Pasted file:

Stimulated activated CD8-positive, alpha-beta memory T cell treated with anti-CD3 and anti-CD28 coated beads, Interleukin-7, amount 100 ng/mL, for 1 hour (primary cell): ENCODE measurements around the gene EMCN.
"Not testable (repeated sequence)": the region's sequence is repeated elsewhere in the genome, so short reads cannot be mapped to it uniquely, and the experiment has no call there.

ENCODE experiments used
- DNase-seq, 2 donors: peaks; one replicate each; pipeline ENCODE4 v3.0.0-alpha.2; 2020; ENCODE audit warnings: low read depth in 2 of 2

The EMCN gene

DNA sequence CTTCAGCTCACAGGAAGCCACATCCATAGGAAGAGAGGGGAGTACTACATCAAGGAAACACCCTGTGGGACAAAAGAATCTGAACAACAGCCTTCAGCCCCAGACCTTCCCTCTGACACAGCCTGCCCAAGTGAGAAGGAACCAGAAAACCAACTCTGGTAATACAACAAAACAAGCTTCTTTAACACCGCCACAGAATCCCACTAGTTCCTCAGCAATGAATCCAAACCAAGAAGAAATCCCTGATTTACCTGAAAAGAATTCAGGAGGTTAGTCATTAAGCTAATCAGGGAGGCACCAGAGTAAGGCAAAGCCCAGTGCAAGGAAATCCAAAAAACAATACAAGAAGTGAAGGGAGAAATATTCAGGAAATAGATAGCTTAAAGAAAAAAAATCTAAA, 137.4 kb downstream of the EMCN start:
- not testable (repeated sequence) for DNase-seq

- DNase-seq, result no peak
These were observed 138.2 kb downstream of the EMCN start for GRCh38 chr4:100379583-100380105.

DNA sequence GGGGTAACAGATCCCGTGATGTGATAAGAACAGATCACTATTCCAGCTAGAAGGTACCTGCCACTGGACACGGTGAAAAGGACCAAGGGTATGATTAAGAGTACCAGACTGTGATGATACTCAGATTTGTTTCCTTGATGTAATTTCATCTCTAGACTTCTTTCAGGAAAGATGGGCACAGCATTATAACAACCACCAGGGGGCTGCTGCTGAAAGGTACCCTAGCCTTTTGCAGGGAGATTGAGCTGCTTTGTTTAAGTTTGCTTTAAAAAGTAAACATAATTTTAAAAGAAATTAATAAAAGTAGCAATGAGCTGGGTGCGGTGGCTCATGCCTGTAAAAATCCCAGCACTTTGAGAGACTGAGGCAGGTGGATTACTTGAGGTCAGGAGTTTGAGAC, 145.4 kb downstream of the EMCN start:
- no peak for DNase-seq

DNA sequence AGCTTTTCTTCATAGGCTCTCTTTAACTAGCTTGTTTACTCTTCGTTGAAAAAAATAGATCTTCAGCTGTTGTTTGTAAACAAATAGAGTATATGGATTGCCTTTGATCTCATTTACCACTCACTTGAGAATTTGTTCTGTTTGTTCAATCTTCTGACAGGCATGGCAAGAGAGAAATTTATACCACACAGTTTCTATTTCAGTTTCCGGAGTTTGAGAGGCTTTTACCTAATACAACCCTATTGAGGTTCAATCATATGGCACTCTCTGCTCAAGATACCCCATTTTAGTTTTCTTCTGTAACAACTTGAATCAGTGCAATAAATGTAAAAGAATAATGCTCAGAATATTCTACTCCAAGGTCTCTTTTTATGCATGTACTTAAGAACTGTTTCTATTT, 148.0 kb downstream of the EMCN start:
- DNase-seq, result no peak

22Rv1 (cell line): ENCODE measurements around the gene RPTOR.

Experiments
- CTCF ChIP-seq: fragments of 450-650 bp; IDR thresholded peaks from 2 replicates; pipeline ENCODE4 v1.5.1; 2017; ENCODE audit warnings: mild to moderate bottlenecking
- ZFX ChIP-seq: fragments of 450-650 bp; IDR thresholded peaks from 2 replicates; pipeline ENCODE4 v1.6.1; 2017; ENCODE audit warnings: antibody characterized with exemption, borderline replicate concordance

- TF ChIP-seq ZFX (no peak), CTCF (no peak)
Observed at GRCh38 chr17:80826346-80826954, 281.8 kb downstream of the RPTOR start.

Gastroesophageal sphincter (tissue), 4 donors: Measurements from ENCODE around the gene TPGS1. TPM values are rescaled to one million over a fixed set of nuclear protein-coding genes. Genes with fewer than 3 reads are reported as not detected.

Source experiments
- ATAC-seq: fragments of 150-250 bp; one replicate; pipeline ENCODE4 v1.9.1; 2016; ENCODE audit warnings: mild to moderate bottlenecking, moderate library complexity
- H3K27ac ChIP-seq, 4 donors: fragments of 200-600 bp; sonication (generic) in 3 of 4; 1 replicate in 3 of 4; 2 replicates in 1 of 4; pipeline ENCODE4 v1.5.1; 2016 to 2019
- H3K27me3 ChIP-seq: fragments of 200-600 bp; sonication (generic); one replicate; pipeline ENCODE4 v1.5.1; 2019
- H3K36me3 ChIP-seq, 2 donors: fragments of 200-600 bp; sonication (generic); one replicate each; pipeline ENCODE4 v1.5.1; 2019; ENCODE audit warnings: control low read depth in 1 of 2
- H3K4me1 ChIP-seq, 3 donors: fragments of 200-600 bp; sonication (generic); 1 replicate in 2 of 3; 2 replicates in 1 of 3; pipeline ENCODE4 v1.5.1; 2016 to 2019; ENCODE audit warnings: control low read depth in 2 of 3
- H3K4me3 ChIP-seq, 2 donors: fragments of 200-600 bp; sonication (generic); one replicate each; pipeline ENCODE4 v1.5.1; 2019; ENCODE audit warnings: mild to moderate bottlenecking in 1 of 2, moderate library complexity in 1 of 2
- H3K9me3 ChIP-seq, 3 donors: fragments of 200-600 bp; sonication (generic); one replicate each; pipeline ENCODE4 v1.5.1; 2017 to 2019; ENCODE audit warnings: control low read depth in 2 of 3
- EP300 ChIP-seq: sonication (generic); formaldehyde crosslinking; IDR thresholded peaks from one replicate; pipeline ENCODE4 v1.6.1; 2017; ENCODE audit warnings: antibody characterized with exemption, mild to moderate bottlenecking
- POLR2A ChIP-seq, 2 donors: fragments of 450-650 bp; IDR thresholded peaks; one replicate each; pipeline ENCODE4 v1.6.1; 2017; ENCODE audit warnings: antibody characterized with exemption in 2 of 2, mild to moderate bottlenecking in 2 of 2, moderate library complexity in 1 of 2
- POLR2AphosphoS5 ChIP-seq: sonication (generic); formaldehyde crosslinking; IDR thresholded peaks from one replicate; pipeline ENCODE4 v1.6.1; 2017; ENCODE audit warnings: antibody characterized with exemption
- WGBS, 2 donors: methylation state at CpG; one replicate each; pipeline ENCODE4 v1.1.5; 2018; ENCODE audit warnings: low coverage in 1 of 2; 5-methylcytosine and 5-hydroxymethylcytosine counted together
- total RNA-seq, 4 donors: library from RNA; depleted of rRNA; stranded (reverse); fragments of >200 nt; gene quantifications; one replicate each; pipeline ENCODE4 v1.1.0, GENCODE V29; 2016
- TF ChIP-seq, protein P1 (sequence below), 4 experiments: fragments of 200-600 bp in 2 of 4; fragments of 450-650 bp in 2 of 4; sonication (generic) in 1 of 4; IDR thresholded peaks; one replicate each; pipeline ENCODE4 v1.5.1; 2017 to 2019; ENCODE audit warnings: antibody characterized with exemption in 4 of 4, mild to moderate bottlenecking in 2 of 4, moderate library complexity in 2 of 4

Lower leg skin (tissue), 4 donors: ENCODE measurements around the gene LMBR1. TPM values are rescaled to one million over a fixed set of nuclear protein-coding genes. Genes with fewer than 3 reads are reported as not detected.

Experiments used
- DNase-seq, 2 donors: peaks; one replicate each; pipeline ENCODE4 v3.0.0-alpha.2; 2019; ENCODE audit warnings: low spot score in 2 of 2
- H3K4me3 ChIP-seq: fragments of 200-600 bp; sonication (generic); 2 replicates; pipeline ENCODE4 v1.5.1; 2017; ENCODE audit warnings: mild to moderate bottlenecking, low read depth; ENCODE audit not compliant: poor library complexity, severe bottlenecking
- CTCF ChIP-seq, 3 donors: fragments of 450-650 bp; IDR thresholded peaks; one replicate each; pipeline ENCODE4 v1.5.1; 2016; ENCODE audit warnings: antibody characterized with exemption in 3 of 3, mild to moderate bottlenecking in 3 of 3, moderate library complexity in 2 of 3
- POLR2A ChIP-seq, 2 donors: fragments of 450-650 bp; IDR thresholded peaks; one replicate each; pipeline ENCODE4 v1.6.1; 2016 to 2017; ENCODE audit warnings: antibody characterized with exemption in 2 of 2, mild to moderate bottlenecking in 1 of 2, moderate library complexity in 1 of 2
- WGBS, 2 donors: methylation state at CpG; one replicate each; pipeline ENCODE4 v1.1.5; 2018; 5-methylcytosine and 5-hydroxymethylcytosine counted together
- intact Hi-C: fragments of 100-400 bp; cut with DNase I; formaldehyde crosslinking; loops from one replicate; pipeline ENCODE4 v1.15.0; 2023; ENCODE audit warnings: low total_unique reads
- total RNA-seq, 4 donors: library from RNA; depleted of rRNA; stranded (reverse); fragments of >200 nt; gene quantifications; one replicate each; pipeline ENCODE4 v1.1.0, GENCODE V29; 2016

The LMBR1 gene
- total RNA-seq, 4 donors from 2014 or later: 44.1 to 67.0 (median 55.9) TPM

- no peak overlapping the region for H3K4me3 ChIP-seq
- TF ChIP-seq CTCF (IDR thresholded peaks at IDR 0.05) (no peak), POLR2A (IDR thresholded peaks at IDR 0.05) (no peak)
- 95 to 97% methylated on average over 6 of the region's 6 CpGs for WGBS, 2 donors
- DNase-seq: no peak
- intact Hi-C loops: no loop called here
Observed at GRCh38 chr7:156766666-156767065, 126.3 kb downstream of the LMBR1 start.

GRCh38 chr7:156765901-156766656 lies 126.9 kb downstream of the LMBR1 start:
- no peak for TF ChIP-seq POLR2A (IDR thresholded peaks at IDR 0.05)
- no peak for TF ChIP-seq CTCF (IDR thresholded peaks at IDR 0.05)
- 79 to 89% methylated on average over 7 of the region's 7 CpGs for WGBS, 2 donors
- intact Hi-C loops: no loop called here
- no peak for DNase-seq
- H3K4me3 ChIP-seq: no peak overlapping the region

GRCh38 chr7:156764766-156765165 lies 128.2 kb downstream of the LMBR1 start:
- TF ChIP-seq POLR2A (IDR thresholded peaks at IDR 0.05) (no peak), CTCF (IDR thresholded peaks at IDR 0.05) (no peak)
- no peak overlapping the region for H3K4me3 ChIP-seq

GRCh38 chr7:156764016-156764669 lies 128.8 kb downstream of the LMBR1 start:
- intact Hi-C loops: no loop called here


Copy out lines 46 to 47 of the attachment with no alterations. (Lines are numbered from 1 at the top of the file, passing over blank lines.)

- no peak overlapping the region for H3K4me3 ChIP-seq
- TF ChIP-seq CTCF (IDR thresholded peaks at IDR 0.05) (no peak), POLR2A (IDR thresholded peaks at IDR 0.05) (no peak)